Ina Fried

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Gates Foundation, U.S. Government Back Cellphone Banking for Haiti

Haitian cellular provider Digicel has received a $2.5 million grant for a project to allow people in the impoverished and earthquake-stricken country to use their mobile phones for banking.

Digicel is the first recipient from a $10 million fund set up by the Bill and Melinda Gates Foundation and the U.S. Agency for International Development (USAID), and the project is designed to speed up the arrival of cellphone banking in Haiti. The effort follows other mobile banking projects such as the M-PESA program in Kenya.

For now, the Haiti Tcho Tcho service, as the banking program is known, allows customers to make deposits and withdrawals at retail outlets, as well as transfer money between Tcho Tcho accounts. Over time, the service is designed to expand to bill payment and international transfers, as well as the ability to pay for government services.

Bill Gates has been a big advocate of establishing banking and savings in emerging markets as a means of breaking the cycle of poverty in developing countries, and cellphones have shown particular promise as a means to provide authentication as well as to deal with the fact that many of the poor live in remote rural areas, making traditional branch-based banking not economically feasible. He touted the Kenyan program during a tour of U.S. colleges last year.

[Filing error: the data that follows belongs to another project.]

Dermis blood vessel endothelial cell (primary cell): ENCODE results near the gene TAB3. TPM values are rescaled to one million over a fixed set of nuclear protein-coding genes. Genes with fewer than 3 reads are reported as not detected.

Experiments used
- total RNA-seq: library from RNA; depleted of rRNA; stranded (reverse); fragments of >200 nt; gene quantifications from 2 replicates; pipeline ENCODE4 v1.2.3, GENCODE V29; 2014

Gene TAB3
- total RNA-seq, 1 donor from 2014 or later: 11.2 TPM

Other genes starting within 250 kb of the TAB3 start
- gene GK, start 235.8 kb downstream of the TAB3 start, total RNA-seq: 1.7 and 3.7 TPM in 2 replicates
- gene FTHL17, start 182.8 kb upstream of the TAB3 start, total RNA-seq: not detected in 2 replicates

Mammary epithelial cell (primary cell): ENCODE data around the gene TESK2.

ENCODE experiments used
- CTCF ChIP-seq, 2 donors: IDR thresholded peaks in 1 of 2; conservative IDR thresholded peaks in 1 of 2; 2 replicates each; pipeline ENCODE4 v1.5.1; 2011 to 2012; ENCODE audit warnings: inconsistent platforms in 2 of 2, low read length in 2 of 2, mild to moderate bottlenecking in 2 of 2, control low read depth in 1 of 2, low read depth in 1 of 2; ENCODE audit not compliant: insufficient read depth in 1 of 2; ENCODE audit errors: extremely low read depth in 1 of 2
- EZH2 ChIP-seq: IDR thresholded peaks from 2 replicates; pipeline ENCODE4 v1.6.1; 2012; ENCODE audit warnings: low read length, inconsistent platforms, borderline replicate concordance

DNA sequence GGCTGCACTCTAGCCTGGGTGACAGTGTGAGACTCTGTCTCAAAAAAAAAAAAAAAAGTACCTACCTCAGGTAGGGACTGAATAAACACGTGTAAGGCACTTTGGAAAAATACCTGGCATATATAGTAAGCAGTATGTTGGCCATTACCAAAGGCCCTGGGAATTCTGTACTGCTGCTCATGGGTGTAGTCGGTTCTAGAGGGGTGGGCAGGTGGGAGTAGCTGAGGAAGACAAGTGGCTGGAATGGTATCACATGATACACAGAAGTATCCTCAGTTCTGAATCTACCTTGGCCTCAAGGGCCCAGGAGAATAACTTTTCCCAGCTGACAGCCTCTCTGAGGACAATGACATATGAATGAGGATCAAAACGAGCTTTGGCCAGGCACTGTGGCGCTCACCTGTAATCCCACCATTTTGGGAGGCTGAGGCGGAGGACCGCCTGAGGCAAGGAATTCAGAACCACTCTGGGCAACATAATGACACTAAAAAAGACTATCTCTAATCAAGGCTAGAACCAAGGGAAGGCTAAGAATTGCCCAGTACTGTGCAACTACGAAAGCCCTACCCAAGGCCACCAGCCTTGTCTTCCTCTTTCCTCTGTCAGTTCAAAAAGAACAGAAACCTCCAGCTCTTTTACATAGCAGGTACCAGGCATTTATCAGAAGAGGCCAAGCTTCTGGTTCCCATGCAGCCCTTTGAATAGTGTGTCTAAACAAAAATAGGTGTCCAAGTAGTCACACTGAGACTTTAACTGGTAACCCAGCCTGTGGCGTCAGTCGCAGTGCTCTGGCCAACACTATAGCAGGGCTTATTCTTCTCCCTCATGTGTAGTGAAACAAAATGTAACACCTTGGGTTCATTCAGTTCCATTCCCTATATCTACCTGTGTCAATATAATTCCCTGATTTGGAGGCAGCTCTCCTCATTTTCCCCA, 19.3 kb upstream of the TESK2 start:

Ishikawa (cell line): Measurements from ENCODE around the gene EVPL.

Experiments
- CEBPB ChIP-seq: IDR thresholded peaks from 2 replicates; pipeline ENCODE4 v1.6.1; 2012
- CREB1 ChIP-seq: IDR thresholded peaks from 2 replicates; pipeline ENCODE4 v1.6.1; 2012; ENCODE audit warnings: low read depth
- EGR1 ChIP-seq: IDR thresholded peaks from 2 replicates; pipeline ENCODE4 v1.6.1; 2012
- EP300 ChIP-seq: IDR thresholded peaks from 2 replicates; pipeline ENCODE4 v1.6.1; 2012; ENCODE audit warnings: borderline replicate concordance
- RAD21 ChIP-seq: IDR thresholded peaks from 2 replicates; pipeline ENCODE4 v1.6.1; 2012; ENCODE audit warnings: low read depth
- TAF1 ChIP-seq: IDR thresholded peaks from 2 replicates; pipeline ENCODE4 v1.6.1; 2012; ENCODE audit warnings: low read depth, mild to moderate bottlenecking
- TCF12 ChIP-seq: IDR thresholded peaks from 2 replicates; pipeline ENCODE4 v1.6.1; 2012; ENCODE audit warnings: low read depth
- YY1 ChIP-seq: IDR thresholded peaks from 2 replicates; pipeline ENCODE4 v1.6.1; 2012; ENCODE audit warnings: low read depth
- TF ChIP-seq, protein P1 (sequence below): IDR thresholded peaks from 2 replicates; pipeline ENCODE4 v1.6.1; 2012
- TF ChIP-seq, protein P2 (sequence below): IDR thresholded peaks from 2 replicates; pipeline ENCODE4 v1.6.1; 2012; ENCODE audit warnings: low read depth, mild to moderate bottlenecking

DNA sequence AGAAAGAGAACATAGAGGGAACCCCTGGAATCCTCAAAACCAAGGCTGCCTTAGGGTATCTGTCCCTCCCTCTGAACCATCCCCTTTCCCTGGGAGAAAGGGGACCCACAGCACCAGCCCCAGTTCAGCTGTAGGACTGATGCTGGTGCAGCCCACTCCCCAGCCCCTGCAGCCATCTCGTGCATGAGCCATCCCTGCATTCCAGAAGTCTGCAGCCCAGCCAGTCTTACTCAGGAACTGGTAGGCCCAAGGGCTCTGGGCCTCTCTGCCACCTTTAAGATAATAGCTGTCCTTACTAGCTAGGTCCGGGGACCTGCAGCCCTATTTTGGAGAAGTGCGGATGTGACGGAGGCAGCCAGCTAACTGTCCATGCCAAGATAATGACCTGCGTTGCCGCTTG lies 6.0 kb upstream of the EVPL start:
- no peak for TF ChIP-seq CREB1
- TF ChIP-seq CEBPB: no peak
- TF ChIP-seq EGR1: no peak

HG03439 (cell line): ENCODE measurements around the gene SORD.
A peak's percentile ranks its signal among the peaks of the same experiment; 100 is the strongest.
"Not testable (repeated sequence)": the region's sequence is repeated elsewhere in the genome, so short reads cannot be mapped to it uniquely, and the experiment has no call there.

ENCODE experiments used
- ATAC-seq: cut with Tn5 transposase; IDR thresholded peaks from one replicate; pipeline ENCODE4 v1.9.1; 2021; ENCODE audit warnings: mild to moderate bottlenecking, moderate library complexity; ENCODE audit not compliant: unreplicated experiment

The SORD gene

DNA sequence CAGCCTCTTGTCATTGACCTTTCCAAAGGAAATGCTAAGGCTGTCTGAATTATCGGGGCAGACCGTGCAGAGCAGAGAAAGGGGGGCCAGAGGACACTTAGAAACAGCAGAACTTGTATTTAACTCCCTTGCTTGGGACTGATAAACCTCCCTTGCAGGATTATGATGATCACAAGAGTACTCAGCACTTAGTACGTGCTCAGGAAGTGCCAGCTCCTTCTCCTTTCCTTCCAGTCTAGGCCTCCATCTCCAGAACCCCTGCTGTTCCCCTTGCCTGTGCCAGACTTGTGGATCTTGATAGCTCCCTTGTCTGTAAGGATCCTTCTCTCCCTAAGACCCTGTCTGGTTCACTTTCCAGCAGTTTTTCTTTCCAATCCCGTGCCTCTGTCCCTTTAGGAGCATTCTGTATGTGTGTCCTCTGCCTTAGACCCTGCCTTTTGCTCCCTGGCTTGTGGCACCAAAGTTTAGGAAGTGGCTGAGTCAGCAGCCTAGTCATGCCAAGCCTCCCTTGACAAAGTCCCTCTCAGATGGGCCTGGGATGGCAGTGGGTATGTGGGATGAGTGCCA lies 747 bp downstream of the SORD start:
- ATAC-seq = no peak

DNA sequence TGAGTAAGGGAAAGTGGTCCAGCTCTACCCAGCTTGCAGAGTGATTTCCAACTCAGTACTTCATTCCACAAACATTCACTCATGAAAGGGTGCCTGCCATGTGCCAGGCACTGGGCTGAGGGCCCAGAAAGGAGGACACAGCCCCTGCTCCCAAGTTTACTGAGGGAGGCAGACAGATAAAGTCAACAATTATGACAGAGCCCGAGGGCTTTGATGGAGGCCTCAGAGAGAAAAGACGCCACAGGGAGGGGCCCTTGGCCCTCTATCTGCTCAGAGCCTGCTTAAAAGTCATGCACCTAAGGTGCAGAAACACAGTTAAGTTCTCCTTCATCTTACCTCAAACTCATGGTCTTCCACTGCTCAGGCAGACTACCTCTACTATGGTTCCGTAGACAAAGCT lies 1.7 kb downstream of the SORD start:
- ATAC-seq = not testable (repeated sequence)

The grant comes at just about the one-year anniversary of the devastating earthquake on that island nation. Even before the quake, only one in 10 Haitians had access to a traditional bank. Digicel got the grant for being the first company to set up a mobile banking service in the country. A further $1.5 million will go to the next operator to launch service there, while the remaining $6 million will be handed out proportionally to the companies that handle the first five million transactions.

U.S. Ambassador to Haiti Kenneth Merten said that the move is part of America’s effort to provide long-term assistance “to help the Haitian people build back better.”

“The role of innovative companies like Digicel will be critical to ensuring the sustainability of our investments here,” Merten said in a statement.

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Another gadget you don’t really need. Will not work once you get it home. New model out in 4 weeks. Battery life is too short to be of any use.

— From the fact sheet for a fake product entitled Useless Plasticbox 1.2 (an actual empty plastic box) placed in L.A.-area Best Buy stores by an artist called Plastic Jesus